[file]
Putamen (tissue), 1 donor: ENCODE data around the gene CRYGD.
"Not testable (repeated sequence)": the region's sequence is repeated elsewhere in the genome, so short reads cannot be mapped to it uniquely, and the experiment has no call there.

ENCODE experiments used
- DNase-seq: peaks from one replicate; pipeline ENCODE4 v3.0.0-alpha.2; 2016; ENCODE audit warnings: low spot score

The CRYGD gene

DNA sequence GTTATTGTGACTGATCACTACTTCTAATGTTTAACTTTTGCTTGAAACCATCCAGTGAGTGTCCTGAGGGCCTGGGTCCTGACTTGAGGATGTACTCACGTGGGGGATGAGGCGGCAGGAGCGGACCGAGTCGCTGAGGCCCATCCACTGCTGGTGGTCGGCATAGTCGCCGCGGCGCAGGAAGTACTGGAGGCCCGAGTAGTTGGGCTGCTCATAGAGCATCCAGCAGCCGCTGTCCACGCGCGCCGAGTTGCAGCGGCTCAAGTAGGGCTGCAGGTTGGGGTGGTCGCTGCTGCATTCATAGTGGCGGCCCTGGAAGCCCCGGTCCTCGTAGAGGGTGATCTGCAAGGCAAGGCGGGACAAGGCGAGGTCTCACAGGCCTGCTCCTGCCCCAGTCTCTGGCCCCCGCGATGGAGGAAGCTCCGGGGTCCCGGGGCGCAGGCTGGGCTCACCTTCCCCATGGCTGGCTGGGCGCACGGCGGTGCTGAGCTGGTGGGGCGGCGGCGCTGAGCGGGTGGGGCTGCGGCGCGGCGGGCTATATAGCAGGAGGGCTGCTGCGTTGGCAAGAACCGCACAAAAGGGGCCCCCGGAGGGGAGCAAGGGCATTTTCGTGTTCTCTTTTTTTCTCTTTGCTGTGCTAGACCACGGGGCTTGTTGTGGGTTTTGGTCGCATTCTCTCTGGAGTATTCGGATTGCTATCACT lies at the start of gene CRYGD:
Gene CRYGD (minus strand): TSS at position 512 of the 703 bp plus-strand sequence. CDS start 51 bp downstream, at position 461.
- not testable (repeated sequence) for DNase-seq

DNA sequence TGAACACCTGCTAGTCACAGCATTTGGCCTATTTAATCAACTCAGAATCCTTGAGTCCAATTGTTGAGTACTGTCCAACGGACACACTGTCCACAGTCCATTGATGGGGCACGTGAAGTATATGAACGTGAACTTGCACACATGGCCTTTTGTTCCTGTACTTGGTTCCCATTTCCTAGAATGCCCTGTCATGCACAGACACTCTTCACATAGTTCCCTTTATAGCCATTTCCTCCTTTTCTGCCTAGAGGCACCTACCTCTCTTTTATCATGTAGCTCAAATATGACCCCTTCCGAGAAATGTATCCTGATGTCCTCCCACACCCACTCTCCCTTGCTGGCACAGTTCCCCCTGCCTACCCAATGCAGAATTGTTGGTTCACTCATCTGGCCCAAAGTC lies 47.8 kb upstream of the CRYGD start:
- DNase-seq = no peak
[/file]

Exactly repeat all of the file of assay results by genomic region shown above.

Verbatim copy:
Putamen (tissue), 1 donor: ENCODE data around the gene CRYGD.
"Not testable (repeated sequence)": the region's sequence is repeated elsewhere in the genome, so short reads cannot be mapped to it uniquely, and the experiment has no call there.

ENCODE experiments used
- DNase-seq: peaks from one replicate; pipeline ENCODE4 v3.0.0-alpha.2; 2016; ENCODE audit warnings: low spot score

The CRYGD gene

DNA sequence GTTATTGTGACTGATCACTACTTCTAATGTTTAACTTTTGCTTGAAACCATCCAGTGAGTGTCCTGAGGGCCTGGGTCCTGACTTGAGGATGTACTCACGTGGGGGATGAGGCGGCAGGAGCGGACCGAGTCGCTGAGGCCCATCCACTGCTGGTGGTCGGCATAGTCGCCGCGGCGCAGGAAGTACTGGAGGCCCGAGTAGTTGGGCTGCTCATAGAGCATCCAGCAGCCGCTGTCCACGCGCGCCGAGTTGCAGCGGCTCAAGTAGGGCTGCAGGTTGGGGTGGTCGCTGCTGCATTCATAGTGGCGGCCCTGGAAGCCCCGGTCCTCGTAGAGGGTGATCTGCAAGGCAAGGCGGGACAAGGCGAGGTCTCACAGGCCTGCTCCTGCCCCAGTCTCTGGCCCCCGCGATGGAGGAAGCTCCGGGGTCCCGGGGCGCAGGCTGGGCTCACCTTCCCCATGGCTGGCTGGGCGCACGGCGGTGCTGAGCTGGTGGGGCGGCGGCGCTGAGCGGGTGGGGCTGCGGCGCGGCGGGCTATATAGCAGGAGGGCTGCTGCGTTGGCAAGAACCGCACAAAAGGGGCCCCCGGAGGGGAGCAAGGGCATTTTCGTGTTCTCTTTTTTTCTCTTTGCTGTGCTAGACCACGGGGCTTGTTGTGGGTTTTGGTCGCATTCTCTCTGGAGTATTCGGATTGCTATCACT lies at the start of gene CRYGD:
Gene CRYGD (minus strand): TSS at position 512 of the 703 bp plus-strand sequence. CDS start 51 bp downstream, at position 461.
- not testable (repeated sequence) for DNase-seq

DNA sequence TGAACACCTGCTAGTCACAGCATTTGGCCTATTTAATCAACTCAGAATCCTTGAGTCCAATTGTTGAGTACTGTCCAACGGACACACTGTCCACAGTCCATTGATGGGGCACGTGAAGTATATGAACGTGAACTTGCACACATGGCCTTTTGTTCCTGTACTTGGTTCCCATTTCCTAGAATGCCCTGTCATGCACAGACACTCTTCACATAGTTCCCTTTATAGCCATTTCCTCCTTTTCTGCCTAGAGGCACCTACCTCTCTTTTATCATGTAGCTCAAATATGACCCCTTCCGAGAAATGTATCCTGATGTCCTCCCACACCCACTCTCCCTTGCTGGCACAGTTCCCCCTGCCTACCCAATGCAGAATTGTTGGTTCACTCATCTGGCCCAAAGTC lies 47.8 kb upstream of the CRYGD start:
- DNase-seq = no peak